Remember The Wire?
The HBO television series was Barack Obama’s favorite series and a main item on Stuff White People Like (SWPL).
The Wire ran for five seasons from 2002 to 2008. The show is set in Baltimore – the city President Donald Trump called a “rodent-infested mess” – and focuses on drug dealers and the cops who pursue them. The majority of the characters are black, and the show primarily focuses on black problems. The show’s events are based on the real-life experiences of creators David Simon and Ed Burns. Simon was a long-time Baltimore Sun reporter who wrote a bestselling book about the city’s crime in the 1990s. Burns is a former Baltimore cop and teacher. Neither man is black, and both would count as old-school white liberals. (Simon is Jewish.)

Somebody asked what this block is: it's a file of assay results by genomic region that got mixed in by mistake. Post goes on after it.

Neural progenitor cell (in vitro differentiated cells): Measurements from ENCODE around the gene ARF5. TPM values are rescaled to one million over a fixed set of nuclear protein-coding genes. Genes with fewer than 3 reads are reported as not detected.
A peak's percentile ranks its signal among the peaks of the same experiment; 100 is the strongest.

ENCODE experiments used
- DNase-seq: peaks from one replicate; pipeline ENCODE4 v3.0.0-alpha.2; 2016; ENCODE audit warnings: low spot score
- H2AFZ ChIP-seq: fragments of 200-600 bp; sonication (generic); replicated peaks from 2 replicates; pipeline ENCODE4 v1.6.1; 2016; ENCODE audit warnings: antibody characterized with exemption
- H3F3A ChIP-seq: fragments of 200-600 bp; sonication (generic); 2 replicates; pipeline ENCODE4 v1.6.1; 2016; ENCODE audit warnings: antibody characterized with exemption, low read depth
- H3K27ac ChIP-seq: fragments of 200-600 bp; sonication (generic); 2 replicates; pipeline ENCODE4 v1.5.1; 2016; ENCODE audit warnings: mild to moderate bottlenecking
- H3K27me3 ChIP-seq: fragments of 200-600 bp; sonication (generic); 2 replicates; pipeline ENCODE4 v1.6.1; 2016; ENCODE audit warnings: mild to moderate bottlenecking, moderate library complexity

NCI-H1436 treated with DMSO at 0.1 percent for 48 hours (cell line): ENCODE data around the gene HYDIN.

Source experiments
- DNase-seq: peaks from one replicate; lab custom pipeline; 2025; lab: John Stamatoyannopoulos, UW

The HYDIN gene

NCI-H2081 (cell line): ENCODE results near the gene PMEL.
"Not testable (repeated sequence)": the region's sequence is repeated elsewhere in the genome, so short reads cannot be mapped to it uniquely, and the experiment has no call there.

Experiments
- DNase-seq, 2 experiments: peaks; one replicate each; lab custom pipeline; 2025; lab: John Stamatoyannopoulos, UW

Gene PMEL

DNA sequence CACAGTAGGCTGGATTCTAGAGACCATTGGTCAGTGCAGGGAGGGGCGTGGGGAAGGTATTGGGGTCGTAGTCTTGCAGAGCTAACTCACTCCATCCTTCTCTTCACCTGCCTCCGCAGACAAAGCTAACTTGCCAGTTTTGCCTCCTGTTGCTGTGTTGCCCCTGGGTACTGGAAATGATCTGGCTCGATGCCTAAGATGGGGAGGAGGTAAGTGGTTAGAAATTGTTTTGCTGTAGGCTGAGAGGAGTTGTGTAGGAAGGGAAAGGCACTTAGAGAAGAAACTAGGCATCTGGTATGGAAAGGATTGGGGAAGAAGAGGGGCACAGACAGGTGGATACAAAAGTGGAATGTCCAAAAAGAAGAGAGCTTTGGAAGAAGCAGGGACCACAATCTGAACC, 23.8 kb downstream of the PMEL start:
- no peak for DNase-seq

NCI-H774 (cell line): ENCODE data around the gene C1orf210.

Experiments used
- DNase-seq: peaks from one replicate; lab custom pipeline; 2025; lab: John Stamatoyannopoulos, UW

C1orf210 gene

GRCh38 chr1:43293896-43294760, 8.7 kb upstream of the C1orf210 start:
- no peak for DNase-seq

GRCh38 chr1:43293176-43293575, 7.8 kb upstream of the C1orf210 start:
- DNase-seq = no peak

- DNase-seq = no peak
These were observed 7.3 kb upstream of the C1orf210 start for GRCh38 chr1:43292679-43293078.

The show may have once qualified as the most progressive show on TV, but not anymore. Its tone is too white liberal to be sufficiently woke in 2019. It blames black depravity on structural racism and bad neighborhoods. It makes you sympathize with black criminals and makes viewers wish for criminal justice reform. It boasts multiple gay characters, and treats viewers to graphic depictions of their intimacy. The show also has a prominent interracial couple and strong female leads. As previously stated, the show’s general message is that blacks aren’t inherently drawn to criminality and corruption; our society makes them that way.